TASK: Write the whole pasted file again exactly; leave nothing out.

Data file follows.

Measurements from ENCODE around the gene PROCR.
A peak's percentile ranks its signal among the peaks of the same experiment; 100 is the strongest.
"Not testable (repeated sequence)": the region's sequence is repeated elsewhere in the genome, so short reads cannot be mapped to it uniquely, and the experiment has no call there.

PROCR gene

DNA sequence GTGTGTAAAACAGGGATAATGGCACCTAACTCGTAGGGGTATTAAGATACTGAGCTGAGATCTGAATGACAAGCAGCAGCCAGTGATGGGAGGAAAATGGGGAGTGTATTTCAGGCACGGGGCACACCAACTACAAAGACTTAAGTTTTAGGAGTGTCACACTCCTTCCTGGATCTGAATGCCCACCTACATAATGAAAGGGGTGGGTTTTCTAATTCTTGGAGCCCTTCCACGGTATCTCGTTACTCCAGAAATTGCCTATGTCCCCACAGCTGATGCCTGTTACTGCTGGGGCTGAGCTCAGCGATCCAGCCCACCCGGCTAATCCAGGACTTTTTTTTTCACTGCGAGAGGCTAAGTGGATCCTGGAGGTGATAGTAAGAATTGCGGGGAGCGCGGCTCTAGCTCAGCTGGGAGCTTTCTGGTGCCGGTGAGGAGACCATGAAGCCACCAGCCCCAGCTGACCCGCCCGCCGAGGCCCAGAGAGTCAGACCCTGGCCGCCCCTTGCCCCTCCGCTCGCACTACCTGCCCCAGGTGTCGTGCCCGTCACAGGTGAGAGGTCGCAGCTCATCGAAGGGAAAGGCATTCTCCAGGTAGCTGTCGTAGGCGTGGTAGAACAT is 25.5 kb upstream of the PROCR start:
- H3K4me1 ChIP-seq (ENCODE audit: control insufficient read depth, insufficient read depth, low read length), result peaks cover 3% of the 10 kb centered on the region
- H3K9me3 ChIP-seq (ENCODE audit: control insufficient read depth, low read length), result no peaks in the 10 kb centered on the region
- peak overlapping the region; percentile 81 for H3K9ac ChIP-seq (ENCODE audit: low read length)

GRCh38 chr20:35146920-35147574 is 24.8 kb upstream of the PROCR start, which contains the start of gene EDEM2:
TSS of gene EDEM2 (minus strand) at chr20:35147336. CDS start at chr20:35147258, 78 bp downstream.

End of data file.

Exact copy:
Measurements from ENCODE around the gene PROCR.
A peak's percentile ranks its signal among the peaks of the same experiment; 100 is the strongest.
"Not testable (repeated sequence)": the region's sequence is repeated elsewhere in the genome, so short reads cannot be mapped to it uniquely, and the experiment has no call there.

PROCR gene

DNA sequence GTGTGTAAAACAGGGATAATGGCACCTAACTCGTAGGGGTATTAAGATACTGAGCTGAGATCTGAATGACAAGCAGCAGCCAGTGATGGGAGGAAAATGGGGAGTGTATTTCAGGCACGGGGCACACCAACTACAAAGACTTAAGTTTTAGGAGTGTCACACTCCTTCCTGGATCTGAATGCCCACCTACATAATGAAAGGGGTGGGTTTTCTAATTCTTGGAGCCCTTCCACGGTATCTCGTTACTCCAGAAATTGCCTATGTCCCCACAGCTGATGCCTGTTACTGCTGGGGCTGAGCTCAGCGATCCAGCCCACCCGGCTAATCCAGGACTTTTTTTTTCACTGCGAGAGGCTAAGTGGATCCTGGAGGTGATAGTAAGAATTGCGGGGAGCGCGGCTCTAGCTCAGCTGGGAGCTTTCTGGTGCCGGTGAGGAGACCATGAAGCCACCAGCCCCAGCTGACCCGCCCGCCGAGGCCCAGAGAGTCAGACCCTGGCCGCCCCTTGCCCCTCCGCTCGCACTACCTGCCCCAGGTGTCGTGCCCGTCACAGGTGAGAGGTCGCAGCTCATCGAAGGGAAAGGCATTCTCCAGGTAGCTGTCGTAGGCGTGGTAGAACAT is 25.5 kb upstream of the PROCR start:
- H3K4me1 ChIP-seq (ENCODE audit: control insufficient read depth, insufficient read depth, low read length), result peaks cover 3% of the 10 kb centered on the region
- H3K9me3 ChIP-seq (ENCODE audit: control insufficient read depth, low read length), result no peaks in the 10 kb centered on the region
- peak overlapping the region; percentile 81 for H3K9ac ChIP-seq (ENCODE audit: low read length)

GRCh38 chr20:35146920-35147574 is 24.8 kb upstream of the PROCR start, which contains the start of gene EDEM2:
TSS of gene EDEM2 (minus strand) at chr20:35147336. CDS start at chr20:35147258, 78 bp downstream.